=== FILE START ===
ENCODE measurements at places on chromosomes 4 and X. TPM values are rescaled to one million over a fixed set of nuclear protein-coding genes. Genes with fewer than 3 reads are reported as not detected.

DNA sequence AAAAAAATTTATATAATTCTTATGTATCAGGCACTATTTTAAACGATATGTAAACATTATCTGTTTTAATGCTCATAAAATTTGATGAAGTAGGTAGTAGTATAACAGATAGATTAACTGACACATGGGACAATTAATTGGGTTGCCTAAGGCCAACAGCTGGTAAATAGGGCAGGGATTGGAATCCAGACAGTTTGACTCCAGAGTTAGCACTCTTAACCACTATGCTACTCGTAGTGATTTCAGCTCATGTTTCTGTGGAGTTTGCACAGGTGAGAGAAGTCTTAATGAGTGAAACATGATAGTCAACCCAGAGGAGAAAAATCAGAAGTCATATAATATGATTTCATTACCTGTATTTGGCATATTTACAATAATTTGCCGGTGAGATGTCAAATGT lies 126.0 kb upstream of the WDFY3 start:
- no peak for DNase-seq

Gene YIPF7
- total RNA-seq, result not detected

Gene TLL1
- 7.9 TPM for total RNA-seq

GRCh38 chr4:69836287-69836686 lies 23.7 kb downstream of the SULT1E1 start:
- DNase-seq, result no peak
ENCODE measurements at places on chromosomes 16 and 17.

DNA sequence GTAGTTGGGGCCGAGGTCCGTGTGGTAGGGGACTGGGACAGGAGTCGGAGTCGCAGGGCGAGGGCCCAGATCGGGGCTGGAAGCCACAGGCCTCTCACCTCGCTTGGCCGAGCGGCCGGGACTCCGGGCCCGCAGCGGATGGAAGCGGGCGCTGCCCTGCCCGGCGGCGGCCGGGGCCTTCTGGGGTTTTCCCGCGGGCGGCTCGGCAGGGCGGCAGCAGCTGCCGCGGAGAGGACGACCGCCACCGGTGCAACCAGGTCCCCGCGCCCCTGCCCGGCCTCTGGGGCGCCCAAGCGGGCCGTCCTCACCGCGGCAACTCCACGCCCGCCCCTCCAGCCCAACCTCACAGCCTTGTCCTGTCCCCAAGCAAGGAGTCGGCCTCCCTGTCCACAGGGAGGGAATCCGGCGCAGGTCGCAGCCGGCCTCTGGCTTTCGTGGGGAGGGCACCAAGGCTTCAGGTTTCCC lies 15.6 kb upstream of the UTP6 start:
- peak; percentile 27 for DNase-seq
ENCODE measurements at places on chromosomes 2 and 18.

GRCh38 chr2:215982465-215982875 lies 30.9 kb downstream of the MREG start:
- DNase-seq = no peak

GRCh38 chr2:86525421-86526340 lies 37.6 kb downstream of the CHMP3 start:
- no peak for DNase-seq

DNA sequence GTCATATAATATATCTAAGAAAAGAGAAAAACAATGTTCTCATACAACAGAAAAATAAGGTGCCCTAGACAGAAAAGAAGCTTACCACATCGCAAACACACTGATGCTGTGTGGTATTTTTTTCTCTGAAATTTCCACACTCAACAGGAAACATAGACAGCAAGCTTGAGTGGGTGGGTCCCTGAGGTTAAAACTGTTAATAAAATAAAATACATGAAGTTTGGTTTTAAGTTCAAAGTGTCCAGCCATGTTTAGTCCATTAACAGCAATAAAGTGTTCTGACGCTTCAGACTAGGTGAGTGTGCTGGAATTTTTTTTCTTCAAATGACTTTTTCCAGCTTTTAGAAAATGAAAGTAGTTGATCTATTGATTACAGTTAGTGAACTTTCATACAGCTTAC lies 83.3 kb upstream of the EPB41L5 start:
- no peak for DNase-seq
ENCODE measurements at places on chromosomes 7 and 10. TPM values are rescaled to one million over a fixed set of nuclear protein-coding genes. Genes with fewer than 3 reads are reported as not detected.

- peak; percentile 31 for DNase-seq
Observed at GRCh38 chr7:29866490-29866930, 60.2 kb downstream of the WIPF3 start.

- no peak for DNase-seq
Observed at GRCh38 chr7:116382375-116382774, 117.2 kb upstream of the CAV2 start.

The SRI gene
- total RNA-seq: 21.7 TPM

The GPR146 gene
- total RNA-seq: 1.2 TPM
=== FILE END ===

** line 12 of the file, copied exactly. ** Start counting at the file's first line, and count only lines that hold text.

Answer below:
- peak; percentile 27 for DNase-seq